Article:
LED lights could be causing interference with AIS and certain VHF frequencies, according to the Coast Guard, which warns some users might not recognize the problem.
The agency has received numerous reports about poor reception for VHF frequencies used for AIS, radiotelephone and digital selective calling.
“Radio frequency interference caused by these LED lamps were found to create potential safety hazards. For example, the maritime rescue coordination center in one port was unable to contact a ship involved in a traffic separation scheme incident by VHF radio,” the Coast Guard said. “That ship also experienced very poor AIS reception.
“Other ships in different ports have experienced degradation of the VHF receivers, including AIS, caused by their LED navigation lights,” the alert continued. “LED lighting installed near VHF antennas has also shown to compound the reception.”
The Coast Guard described a five-step test to determine whether LED interference is affecting communications equipment. Start by turning off the LED lights and adjusting the VHF radio to channel 13 or another quiet channel.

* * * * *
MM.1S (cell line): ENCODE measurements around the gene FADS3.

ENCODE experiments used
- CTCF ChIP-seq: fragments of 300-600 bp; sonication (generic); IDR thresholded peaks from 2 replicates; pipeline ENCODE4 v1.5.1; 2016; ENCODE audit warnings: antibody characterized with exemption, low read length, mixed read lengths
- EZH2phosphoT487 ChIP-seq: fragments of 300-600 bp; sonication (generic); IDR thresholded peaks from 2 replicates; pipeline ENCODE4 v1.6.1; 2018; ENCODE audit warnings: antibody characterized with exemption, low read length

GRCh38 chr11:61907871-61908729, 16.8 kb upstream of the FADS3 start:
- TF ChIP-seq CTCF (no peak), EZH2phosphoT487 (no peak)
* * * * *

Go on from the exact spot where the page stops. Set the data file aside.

Next, adjust the radio’s squelch control until the radio makes an audio noise, and then readjust the squelch control such that the audio noise is low, just slightly above the noise threshold. Then, turn on the LED lights.
“If the audio noise level increases, then the LED lights have raised the noise floor. (The noise floor is generally the amount of interfering signals/static received beyond the specific signal or channel being monitored.)
“If the radio does not output increased audio noise, then the LED lights have not raised the noise floor.”
In cases where the noise floor has been raised, the Coast Guard said it’s likely LED lighting has caused the degradation.
Mariners experiencing this problem can report it to the agency’s Nav Center www.navcen.uscg.gov.